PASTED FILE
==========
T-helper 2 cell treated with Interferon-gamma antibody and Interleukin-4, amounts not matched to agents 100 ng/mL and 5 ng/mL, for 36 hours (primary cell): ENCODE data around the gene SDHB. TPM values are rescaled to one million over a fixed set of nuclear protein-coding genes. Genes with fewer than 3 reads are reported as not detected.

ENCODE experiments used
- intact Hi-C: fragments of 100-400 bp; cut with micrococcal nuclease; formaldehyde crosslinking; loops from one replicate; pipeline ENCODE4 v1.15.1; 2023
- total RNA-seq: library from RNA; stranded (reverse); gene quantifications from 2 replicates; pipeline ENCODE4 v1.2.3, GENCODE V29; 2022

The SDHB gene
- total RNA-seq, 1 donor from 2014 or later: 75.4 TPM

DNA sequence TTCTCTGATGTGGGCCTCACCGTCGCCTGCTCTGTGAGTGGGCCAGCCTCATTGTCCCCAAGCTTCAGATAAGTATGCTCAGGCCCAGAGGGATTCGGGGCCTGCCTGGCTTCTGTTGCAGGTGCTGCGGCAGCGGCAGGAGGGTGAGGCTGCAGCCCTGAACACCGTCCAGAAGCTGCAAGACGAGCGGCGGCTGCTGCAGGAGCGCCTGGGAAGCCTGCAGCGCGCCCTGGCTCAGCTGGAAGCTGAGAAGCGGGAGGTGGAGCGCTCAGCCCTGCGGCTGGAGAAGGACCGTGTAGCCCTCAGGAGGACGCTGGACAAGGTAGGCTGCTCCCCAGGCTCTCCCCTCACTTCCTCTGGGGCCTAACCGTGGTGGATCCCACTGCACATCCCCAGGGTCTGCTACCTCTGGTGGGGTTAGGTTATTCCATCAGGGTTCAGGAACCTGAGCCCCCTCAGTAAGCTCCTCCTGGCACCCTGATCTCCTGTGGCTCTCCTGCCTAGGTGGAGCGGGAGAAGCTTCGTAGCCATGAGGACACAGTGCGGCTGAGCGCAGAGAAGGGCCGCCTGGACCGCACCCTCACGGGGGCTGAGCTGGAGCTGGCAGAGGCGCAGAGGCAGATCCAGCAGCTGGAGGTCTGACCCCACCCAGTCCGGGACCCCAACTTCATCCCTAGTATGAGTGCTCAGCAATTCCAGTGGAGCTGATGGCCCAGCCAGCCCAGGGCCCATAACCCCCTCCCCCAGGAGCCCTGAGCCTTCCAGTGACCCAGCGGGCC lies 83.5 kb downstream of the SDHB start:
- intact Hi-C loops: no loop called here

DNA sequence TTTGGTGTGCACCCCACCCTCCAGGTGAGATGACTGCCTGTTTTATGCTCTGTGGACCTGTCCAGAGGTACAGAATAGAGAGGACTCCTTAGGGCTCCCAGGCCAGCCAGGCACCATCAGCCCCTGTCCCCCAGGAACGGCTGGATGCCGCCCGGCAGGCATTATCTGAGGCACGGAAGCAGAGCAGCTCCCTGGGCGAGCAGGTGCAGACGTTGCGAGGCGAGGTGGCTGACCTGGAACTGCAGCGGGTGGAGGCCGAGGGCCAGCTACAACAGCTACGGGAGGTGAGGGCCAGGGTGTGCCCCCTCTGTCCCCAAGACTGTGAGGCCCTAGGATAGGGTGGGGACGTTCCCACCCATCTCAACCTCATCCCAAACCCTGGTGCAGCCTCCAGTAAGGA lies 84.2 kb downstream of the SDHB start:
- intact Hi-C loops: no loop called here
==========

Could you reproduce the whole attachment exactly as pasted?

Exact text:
T-helper 2 cell treated with Interferon-gamma antibody and Interleukin-4, amounts not matched to agents 100 ng/mL and 5 ng/mL, for 36 hours (primary cell): ENCODE data around the gene SDHB. TPM values are rescaled to one million over a fixed set of nuclear protein-coding genes. Genes with fewer than 3 reads are reported as not detected.

ENCODE experiments used
- intact Hi-C: fragments of 100-400 bp; cut with micrococcal nuclease; formaldehyde crosslinking; loops from one replicate; pipeline ENCODE4 v1.15.1; 2023
- total RNA-seq: library from RNA; stranded (reverse); gene quantifications from 2 replicates; pipeline ENCODE4 v1.2.3, GENCODE V29; 2022

The SDHB gene
- total RNA-seq, 1 donor from 2014 or later: 75.4 TPM

DNA sequence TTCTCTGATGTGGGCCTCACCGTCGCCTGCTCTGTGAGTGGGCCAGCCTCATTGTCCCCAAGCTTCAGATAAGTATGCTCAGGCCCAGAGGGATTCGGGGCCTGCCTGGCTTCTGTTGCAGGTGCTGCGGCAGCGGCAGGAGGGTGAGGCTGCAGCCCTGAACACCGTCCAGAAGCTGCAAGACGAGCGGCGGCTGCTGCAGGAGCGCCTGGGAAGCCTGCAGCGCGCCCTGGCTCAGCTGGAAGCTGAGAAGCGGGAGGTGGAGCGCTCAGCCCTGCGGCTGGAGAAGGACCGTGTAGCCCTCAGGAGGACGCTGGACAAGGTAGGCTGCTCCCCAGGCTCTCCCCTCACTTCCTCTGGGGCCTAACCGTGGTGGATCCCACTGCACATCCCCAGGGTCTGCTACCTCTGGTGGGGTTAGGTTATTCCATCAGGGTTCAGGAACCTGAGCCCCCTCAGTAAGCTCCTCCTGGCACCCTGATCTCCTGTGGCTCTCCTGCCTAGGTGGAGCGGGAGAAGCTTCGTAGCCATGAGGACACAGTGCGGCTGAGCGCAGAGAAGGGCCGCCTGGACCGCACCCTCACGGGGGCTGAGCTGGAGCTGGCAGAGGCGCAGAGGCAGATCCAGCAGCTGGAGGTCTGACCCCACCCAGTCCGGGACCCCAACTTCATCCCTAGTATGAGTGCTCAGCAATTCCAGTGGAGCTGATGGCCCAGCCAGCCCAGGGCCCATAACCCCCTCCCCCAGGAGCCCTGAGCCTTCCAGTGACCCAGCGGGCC lies 83.5 kb downstream of the SDHB start:
- intact Hi-C loops: no loop called here

DNA sequence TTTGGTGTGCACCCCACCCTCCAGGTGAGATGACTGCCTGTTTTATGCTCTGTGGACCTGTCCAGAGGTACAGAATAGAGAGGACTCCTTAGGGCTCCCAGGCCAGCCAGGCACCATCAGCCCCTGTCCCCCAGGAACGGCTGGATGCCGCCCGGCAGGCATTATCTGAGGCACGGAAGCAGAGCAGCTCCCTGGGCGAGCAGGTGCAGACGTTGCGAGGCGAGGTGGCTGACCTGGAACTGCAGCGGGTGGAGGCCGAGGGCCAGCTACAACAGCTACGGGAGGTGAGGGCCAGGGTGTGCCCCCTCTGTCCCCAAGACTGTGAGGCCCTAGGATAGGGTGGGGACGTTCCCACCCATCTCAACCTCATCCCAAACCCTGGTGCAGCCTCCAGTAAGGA lies 84.2 kb downstream of the SDHB start:
- intact Hi-C loops: no loop called here